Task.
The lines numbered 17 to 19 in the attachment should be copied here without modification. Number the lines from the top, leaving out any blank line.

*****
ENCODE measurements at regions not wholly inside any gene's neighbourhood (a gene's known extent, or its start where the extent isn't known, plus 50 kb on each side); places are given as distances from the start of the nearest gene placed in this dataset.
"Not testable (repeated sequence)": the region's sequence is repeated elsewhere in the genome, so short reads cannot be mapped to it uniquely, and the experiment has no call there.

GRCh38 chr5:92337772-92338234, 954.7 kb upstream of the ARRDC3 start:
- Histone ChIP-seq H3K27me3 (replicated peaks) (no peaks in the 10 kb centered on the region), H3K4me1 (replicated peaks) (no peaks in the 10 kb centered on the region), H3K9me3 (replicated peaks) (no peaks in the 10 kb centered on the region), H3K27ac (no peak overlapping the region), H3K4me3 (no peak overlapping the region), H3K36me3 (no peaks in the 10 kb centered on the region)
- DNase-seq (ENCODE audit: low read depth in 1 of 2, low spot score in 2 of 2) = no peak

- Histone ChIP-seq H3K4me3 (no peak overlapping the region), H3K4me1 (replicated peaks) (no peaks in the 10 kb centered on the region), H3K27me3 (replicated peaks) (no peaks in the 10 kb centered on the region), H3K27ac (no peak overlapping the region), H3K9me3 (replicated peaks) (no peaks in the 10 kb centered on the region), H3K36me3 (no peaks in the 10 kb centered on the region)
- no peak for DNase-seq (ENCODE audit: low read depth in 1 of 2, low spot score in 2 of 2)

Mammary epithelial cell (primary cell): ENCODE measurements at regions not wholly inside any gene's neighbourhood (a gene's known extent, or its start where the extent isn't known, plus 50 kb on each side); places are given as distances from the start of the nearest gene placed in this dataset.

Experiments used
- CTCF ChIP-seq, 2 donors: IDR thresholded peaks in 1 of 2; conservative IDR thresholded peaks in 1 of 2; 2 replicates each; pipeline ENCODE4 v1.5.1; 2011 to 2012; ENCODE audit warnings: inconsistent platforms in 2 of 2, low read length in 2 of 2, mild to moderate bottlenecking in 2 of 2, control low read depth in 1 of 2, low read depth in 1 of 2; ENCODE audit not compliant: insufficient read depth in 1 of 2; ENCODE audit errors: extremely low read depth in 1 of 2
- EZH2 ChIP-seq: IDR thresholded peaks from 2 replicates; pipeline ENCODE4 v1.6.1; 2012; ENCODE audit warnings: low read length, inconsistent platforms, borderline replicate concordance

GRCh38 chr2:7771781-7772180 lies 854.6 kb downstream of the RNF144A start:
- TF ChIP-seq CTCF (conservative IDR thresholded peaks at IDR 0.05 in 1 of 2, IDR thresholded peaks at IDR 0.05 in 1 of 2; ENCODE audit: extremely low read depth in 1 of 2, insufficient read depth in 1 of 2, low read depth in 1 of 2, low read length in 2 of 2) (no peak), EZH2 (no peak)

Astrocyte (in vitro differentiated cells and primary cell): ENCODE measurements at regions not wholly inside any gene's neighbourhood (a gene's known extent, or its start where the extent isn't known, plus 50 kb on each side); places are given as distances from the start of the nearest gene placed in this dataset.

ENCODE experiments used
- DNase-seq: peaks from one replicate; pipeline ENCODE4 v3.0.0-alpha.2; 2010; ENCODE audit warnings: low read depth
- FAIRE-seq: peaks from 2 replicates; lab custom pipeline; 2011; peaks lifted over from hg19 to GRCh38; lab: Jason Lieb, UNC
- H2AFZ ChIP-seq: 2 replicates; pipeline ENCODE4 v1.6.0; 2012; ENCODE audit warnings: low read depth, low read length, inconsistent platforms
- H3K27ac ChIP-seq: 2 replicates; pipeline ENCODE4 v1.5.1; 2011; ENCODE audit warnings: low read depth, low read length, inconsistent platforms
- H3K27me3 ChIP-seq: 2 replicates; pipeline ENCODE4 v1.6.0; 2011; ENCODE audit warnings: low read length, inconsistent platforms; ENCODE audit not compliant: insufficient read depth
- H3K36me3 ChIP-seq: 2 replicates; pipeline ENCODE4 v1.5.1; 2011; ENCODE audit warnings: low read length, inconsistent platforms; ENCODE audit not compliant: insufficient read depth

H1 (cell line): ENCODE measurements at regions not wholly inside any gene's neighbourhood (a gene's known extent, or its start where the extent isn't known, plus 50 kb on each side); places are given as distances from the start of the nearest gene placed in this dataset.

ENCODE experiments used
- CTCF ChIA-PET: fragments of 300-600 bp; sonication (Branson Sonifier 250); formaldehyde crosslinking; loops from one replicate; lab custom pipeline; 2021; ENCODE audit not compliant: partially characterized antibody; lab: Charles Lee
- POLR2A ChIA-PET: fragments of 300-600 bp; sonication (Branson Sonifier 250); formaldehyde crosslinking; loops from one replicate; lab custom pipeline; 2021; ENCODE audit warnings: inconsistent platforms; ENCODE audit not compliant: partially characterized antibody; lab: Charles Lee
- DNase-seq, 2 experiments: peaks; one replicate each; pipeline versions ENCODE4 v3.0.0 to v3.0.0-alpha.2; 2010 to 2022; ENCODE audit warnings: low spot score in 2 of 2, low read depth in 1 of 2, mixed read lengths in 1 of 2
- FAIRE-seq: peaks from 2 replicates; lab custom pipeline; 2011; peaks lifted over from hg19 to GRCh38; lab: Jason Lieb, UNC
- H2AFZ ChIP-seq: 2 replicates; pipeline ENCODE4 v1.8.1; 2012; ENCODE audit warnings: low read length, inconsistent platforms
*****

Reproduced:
- FAIRE-seq: peaks from 2 replicates; lab custom pipeline; 2011; peaks lifted over from hg19 to GRCh38; lab: Jason Lieb, UNC
- H2AFZ ChIP-seq: 2 replicates; pipeline ENCODE4 v1.6.0; 2012; ENCODE audit warnings: low read depth, low read length, inconsistent platforms
- H3K27ac ChIP-seq: 2 replicates; pipeline ENCODE4 v1.5.1; 2011; ENCODE audit warnings: low read depth, low read length, inconsistent platforms